(B) Land Acquisition Act (1894), S.2(f) - Expression "public purpose" - What is - Acquisition of land for a garbage treatment plant and/or land fill sites - Would come under the expression "public purpose". AIR 1963 SC 151 and AIR 1963 SC 1890 - Followed. (Para 9)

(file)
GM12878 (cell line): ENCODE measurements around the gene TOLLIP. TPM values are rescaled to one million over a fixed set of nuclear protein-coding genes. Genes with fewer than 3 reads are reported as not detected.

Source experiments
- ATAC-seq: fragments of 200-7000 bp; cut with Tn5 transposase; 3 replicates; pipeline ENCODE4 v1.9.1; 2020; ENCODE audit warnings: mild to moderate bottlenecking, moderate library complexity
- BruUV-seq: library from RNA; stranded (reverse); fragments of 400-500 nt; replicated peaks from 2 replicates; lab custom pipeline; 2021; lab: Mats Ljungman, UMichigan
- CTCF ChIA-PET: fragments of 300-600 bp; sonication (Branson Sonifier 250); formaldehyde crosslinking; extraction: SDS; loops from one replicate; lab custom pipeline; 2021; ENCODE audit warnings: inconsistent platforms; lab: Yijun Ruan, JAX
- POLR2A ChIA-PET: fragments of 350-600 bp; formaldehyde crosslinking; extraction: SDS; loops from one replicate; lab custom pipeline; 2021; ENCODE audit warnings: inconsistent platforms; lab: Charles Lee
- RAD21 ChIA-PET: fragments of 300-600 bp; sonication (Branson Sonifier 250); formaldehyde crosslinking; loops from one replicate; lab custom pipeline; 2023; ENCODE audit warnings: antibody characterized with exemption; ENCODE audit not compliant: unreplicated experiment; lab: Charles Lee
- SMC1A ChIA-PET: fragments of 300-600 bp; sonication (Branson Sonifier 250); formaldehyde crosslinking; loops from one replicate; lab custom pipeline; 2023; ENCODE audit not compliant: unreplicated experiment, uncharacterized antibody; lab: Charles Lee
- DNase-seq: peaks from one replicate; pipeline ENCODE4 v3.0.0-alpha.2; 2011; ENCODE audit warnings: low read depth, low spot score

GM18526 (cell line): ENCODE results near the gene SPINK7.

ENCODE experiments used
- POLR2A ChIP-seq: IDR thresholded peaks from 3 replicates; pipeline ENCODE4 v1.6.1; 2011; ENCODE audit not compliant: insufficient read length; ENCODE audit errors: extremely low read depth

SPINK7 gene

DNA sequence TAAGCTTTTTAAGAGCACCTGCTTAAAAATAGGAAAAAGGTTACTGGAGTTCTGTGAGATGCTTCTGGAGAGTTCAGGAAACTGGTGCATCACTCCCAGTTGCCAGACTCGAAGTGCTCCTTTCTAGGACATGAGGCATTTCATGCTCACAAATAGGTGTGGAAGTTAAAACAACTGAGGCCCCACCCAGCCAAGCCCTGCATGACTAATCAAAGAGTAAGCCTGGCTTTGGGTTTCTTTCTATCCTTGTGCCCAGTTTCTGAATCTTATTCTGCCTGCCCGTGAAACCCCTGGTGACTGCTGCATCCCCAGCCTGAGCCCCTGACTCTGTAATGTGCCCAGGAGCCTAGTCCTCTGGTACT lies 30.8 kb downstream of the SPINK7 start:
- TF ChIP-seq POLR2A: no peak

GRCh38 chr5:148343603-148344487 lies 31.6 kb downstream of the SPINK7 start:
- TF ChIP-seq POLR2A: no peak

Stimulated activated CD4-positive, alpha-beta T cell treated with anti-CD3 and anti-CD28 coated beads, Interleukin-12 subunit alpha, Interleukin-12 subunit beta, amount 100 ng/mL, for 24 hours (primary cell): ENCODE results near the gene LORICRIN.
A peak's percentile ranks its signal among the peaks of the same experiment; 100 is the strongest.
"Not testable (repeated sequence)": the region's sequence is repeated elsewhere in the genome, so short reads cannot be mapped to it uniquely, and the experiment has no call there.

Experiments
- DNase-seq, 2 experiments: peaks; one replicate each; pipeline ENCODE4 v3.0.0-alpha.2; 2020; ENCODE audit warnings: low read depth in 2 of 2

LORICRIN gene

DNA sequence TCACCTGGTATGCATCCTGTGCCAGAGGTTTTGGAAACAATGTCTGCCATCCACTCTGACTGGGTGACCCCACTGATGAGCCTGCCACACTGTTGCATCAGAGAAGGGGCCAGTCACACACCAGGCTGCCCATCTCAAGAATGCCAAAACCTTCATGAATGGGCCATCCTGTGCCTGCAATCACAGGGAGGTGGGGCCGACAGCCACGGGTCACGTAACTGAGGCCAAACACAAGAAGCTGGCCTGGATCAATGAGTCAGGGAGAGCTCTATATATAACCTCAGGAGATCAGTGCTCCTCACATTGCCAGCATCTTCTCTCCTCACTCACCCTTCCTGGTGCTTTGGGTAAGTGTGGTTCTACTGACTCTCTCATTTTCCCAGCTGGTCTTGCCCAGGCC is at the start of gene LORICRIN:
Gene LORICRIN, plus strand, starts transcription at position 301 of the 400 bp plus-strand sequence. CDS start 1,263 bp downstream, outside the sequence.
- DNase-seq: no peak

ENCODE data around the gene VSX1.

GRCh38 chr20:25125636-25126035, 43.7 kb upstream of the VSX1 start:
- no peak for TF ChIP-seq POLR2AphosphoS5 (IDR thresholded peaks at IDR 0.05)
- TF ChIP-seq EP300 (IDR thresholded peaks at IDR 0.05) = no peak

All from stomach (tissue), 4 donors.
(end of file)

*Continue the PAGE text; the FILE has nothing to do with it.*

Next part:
(C) Land Acquisition Act (1894), S.4 - Municipal Solid Wastes (Management and Handling) Rules (2000), R.4 - Acquisition of land for a garbage treatment plant and/or land fill sites - Inspection of the site and whether it would conform to the requirements and satisfy the environmental issues - Can only be done if the officers of Development Authority can enter upon the land after the issue of notification u/s.4 of the Act - There is no requirement on Development Authority or Municipal Authority to take authorisation before a notification u/s.4(1) of the Act was issued.